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The Outsider Complex Jewish Folk Artists Of Our Time

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Remembrance and Ritual: Jewish Folk Artists of Our Time

Andrew Edlin Gallery

529 West 20th Street, 6th Floor, NY, NY 10011.

(212) 206- 9723


Until June 7, 2003.



The outsider artist has become a fixture of the postmodern age. There are exhibitions, books, symposia and museums documenting artists who create outside the accepted norms of “fine art.” The French artist Jean Dubuffet along with Andre Breton first defined outsider art as Art Brut (Raw Art) in 1945 and collected examples of work they considered “uncooked” by either classical or contemporary cultural influences.

Individuals on the fringes of society, the insane, disturbed or simply eccentrics driven by their unique needs and personalities produced Art Brut. Their eclectic use of unorthodox materials and subjects often led to puzzling and impenetrable images. In 1975, Dubuffet donated his enormous collection to the Collection de l’Art Brut in Lausanne, Switzerland. Over the years, the increased exposure of Art Brut and other outsider art has had a definitive influence on mainstream art, nurturing the post-modernist culture of disjunction and dislocation. At the Andrew Edlin Gallery, Remembrance and Ritual: Jewish Folk Artists of our Time presents what may be one of the fundamental forms of outsider art, Jewish Folk Art.

Edlin defines these eight artists: Paul Edlin (his uncle), Aaron Birnbaum, Bernard Goodman, Etta Ehrlich, Paul Graubard, Malcah Zeldis, Rudy Rotter and Albert Hoffman as “outsiders” and rightly so. Traditional folk artists work within an established cultural tradition of craft and folk custom. Each of these artists is outside any recognizable tradition, Jewish or Gentile, creating their artwork frequently in isolation, marching very much to a tune of their own choosing. Here, the unifying distinction is that they are all Jews. Interestingly enough, many of them have decided to create their art using overt Jewish subjects that defines them conclusively as outsiders in the context of mainstream contemporary art.

Rudy Rotter’s (1913-2001) wood relief sculptures in mahogany have a massive strength that reflects the elemental subjects he has chosen: Moses, Adam and Eve, and Isaac Blessing Jacob- Rebecca. Rotter was a Wisconsin dentist and self- taught artist who sculpted in wood until arthritis forced him to retire in his eighties. His works, spanning a 40-year period, are created with a singular vision of Jewish subjects. Shema (1982) conflates two powerful images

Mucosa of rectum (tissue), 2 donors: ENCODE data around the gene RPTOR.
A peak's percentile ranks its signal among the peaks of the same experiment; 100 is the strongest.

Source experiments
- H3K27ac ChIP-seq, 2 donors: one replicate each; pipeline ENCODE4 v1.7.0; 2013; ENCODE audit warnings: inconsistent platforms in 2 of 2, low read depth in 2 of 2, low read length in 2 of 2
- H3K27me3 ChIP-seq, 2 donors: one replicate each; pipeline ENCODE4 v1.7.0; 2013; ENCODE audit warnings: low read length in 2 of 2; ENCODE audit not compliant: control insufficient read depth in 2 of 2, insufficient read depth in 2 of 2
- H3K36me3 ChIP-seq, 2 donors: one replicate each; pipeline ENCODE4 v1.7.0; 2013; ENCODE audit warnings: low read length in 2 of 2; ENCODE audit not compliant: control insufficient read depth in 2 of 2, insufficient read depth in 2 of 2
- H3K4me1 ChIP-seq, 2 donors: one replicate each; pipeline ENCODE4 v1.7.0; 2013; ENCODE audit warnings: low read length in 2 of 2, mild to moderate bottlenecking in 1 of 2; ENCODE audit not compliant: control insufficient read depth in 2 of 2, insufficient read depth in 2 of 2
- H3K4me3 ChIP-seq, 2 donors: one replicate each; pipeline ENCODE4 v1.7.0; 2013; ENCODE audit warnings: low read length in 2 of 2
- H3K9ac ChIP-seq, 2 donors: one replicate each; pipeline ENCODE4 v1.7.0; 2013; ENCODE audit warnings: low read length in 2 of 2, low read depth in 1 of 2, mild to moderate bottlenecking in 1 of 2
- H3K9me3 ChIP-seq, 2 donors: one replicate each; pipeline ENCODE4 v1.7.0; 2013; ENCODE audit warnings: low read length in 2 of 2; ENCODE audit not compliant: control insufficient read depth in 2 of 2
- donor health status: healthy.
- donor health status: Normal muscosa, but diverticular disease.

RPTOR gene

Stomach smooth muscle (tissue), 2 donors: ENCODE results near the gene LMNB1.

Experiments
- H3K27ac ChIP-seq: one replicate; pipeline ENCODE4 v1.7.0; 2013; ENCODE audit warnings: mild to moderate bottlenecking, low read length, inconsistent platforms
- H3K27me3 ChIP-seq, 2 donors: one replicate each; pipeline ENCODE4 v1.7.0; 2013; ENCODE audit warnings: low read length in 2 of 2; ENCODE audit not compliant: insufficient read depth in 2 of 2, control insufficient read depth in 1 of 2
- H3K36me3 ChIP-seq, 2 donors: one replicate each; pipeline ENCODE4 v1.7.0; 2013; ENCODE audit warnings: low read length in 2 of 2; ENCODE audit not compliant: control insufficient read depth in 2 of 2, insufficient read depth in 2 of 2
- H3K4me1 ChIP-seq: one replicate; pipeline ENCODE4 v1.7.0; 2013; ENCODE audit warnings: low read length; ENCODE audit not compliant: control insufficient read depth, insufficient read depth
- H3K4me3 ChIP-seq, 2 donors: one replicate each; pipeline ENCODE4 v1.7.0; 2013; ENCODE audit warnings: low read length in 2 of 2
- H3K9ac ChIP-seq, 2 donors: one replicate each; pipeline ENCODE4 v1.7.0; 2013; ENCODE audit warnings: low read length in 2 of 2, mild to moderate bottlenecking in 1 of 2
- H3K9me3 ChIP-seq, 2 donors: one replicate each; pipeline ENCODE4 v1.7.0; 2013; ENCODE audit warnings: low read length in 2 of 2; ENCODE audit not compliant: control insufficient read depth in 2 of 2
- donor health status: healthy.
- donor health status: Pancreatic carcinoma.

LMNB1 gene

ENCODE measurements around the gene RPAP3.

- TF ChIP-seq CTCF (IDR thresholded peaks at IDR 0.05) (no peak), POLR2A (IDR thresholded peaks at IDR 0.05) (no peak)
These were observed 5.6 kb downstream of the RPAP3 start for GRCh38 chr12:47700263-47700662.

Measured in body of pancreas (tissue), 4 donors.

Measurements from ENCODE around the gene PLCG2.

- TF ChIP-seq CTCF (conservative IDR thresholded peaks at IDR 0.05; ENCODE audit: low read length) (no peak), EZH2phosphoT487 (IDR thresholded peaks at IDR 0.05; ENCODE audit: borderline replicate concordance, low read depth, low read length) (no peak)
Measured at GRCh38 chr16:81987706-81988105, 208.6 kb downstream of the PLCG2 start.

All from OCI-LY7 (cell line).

to create a contemporary affirmation of Jewish faith. In a stark frontal image, a man in street clothes holds a small sefer Torah aloft. In this position, he simultaneously becomes the central branch of the synagogue menorah behind him and echoes the classic pose of Moses holding up the original two tablets. In this way Moses is seen here as a mid-Western Everyman.

Using a completely different approach, Malcha Zeldis presents Job (1999) as the metaphorical center of the universe. His enormous head surrounded by a blue-white beard halo pleads for understanding. Kneeling in an idyllic green landscape populated by his dead children, flocks of dead sheep and an especially awesome devil with red wings, Job is comforted and counseled by his wife and his erstwhile friends. Nothing is able to console him as he reaches up to a distant G-d. Job is in some ways the quintessential outsider, because he
is neither satisfied by G-d’s answers to his questions nor comforted by friends or spouse. He is the man alone struggling with meaning in a lonely universe.

The artist who effectively steals the show is Albert Hoffman. He is represented by seven mahogany sculptures and three mixed media paintings that distinguish him as a totally original artist capable of a wide range of riveting images. Ten Commandments (1971) is a normative image of Moses holding up the two tablets, one foot poised forward and the other braced to the side. The deep red mahogany combines with the squat forms of the figure to give this forty-one inch figure an fearsome authority, making us uncertain whether Moses is displaying the luchos for us or about to violently cast them down at our feet.

Tabernacle (1974) is a diminutive synagogue environment that alludes to the entranceway into the Second Temple. The scale, imaginative lions and tablets, symbols of the tribes, and massive but detailed woodworking elevate the sculpture into an elegant and transcendent testimony that each and every synagogue is a miniature Holy Temple.

The most mysterious of the works is a painted mahogany relief sculpture, Thirteen Men (1975). A solitary figure stands at the amud, leading the minyan in prayer. The men are arranged on the extreme edges of the panel. Two sifre Torah, rampant lions and menorahs become inadvertent members of this little congregation. Superficially, the sculpture is a simple depiction of a synagogue service while lurking beneath the surface are troubling questions that defy logical answers. What is the meaning of the “Thirteen Men?” Why are the pews empty and the men so distant from the ark and the Torahs? What is really going on here?

Each of these works and many others in this exhibition raise unorthodox questions from Jewish artists who find themselves on the fringes of the art world, not to mention the surrounding non-Jewish society. They have come in from the edges to present us with their unsettling visions. For our own good, we had best pay close attention to this Jewish Outsider Art.

Richard McBee is a painter of Torah subject matter and writer on Jewish Art. Please feel free to e-mail him with comments at rmcbee@nyc.rr.com.

About the Author: Richard McBee is a painter and writer on Jewish Art. Contact him at rmcbee@nyc.rr.com

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